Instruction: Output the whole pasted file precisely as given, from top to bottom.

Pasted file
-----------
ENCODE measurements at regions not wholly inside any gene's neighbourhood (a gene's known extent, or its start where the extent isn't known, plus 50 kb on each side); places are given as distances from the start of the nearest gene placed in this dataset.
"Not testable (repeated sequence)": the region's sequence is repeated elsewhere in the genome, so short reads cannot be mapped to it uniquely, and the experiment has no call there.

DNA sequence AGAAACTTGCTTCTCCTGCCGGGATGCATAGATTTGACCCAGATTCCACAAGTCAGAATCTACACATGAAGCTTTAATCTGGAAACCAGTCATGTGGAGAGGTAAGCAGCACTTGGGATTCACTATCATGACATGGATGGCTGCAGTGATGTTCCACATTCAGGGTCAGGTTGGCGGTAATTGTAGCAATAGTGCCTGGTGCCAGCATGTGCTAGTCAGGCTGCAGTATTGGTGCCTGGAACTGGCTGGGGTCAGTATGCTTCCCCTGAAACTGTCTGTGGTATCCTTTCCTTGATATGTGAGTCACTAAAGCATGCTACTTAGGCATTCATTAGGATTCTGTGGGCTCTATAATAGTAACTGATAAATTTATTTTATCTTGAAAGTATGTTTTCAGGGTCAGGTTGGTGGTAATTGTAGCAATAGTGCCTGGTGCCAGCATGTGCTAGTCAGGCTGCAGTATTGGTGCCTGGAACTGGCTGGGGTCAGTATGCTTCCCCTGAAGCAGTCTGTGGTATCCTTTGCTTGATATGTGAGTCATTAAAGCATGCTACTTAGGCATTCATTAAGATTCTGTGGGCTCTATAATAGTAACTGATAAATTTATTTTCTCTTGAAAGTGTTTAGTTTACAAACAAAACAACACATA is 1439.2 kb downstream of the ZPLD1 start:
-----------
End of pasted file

ENCODE measurements at regions not wholly inside any gene's neighbourhood (a gene's known extent, or its start where the extent isn't known, plus 50 kb on each side); places are given as distances from the start of the nearest gene placed in this dataset.
"Not testable (repeated sequence)": the region's sequence is repeated elsewhere in the genome, so short reads cannot be mapped to it uniquely, and the experiment has no call there.

DNA sequence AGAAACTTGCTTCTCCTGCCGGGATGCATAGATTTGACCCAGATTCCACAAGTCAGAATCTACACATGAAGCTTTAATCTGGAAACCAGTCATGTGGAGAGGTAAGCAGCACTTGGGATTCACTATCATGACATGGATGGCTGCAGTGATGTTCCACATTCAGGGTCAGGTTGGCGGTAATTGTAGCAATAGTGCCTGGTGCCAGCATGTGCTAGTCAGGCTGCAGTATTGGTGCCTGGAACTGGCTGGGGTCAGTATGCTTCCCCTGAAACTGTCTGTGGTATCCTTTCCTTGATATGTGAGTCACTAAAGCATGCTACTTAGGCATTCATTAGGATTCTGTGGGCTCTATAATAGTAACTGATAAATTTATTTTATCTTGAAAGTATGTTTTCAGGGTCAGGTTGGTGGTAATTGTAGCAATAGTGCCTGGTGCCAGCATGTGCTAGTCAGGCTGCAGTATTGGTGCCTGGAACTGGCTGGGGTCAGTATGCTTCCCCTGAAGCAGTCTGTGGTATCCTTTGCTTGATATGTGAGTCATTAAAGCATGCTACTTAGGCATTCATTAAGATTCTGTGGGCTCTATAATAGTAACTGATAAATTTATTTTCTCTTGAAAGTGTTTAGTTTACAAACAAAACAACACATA is 1439.2 kb downstream of the ZPLD1 start: